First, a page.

Sick of the city: Why work from home when you can go on a long workation?

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After the pandemic forced people out of their office and strapped them to their couch for months, the idea of a ‘workation’ — previously deemed problematic for blurring the line between work and leisure — now seems like an appealing compromise.
Ever since Unlock 1.0 allowed hospitality services to reopen, those who can afford to do so are relocating for a few days, a month or even longer to destinations that are within short driving distance, have cooler weather and access to outdoor activities like trekking, fishing and biking.
The most sought-after workation destinations are in states like Maharashtra, Karnataka, Kerala, Uttarakhand and Himachal Pradesh where vacation homes have worked hard to boost hygiene and digital connectivity so that travellers could return, provided that they weren’t living in containment zones and had submitted a self-declaration form stating their health conditions and travel history.
For those like Santosh Menon, the long-stay workation model is just what the doctor ordered. “It’s not about a better view from the window but a conscious effort to separate yourself from an unchanging environment,” says the 56-year-old founder and CEO of a marketing company who is set to move lock, stock and laptop from the country’s Covid capital Mumbai to a bungalow perched on a hill in Kodaikanal, for the next six months. “When the reality of working and isolating at home indefinitely, sunk in, my wife and I decided that we’d shift for a couple of months. Since Zoom is where the meeting room is, I’d rather be stranded in a place that is scenic, has nice weather and accessible facilities without being cut off,” he says.
Uninterrupted WiFi being the backbone of a workation, many off-the-grid vacation homes that had grown popular among travellers craving to unplug from their hyper-connected lives are now upping their Internet game.
If the staff at Linger Leisure properties, a small hospitality chain that reopened some of their homestays and campsites in Chikmagalur, Palampur, Kumaon, Kodihalli and Coorg, spent an entire day in Zoom calls and Google classroom to test their WiFi and data speeds, The Porcupine Castle, a secluded resort on a 250-acre coffee and cardamom plantation in Coorg, procured a dozen dongles and installed broadband cables to welcome the WiFi tribe. “It’s been raining calls, sometimes 200 in a day, since we launched our workation package but we’re not allowing interstate travellers,” says Anila Paul, co-owner of Porcupine Castle. “We had an inspector from the public health centre train our staff, and the district office monitors tourists and their documents. That apart, I personally screen guests over a phone call. It’s exhausting but great to be back in business,” she exclaims.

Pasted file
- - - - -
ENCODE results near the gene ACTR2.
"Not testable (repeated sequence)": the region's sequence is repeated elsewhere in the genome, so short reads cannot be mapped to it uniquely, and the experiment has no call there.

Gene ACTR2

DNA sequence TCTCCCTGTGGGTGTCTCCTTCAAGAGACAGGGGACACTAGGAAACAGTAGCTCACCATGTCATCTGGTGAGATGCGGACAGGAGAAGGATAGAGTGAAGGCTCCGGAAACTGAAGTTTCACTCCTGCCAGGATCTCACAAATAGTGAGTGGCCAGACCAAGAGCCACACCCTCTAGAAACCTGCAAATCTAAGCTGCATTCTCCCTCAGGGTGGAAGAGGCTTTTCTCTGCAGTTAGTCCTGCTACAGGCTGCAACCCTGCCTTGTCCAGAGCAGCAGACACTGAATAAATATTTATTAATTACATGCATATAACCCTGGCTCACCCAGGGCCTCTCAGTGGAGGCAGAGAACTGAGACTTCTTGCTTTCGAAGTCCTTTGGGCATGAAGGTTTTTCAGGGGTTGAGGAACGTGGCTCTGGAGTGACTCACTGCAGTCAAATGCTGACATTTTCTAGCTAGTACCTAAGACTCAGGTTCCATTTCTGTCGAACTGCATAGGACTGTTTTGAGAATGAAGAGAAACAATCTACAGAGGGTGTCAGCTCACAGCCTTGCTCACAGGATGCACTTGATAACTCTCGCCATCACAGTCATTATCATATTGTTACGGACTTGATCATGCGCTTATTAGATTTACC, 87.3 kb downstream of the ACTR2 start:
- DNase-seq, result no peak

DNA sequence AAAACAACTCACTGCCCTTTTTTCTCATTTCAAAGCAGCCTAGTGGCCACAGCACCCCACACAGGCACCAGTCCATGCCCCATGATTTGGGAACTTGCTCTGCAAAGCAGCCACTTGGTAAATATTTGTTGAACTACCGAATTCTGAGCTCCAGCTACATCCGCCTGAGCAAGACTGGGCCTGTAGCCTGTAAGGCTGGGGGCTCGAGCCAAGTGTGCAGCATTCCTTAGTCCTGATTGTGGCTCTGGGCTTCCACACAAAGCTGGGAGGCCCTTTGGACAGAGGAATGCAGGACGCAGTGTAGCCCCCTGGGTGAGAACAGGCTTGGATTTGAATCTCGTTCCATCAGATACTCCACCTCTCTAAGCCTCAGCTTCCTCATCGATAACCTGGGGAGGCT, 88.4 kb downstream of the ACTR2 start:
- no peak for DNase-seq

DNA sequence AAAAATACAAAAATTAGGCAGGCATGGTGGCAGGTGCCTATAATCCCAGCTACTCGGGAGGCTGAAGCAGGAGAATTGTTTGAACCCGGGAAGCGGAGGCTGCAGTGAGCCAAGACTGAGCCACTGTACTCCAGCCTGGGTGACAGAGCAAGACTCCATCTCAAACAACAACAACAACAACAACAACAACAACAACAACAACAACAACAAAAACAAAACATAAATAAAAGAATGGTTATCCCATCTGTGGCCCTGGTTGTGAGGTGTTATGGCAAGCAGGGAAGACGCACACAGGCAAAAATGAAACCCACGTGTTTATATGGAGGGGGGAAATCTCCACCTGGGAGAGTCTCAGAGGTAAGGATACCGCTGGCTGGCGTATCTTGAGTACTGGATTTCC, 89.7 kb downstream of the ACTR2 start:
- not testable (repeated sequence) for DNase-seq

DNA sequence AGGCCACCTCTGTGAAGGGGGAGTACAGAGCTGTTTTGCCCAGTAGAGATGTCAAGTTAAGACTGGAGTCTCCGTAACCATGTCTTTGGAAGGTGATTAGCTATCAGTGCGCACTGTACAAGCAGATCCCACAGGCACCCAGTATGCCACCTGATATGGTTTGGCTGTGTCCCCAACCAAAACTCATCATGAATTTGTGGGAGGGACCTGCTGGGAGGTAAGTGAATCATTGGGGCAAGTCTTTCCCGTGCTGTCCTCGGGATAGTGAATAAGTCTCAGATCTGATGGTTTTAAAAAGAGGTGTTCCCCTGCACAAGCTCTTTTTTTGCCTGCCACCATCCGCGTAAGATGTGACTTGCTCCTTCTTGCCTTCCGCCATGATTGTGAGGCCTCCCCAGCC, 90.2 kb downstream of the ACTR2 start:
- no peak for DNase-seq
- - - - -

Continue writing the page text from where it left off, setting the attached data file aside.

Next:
Consent of locals or the village panchayat is crucial for remote lodgings looking to reopen. SaffronStays had to design their workation deal in Alibaug, Lonavala and Karjat for at least a month-long stay after villagers insisted that guests quarantine for 14 days. “We spoke to panchayats in each area since they were worried that outsiders may bring the virus. But they also understand that local jobs are at stake. Together we drafted the prerequisites,” explains Devendra Parulkar, founder of SaffronStays.
SaffronStays has also substituted guest registers with contactless check-ins while homes that were earlier sold “room-wise” are now being sold “villa-wise” to ensure that different groups do not come in contact with each other. Books on the premises are no longer accessible nor are pre-opened card or board games.
Some of the country’s travel behemoths too are drawing up workation blueprints. Thomas Cook and SOTC recently tied up with Apollo Clinics to launch what they call ‘Assured’, a comprehensive health and safety travel program. “Destinations chosen — Jaipur, Agra, Kolkata, Mahabalipuram, Kovalam, Udaipur, Madurai, Bhubaneswar, Puri, Gurugram — were based on ease of travel as well as access to metros, since most corporates want a continued work-from-home model,” explained Rajeev Kale, president and country head, Thomas Cook India.
The pricing for workation packages starts at Rs 25,000 for a ten-day stay at Porcupine Castle and can go up to Rs 2 lakh for a month-long stint at SaffronStays, ranging from a zero-staff model to full-service with meals and staff living in attached quarters.
But even as the travel industry tries to bounce back, it can be difficult to deal with an unpredictable virus. A few vacation homes voluntarily halted operations in Coorg within two weeks of reopening after new cases were detected, including a home stay owner suspected to have contracted the virus from tourists.
However, Sameer Shisodia, founder and CEO of Linger Leisure, is optimistic. “The urge to travel is stronger than ever but the nature of it will change — long-term rentals instead of daily pricing and vacations that are more engaged than touch-and-go breaks,” he says. “We’re keeping our fingers crossed for travel to become safer in reality and perception.”

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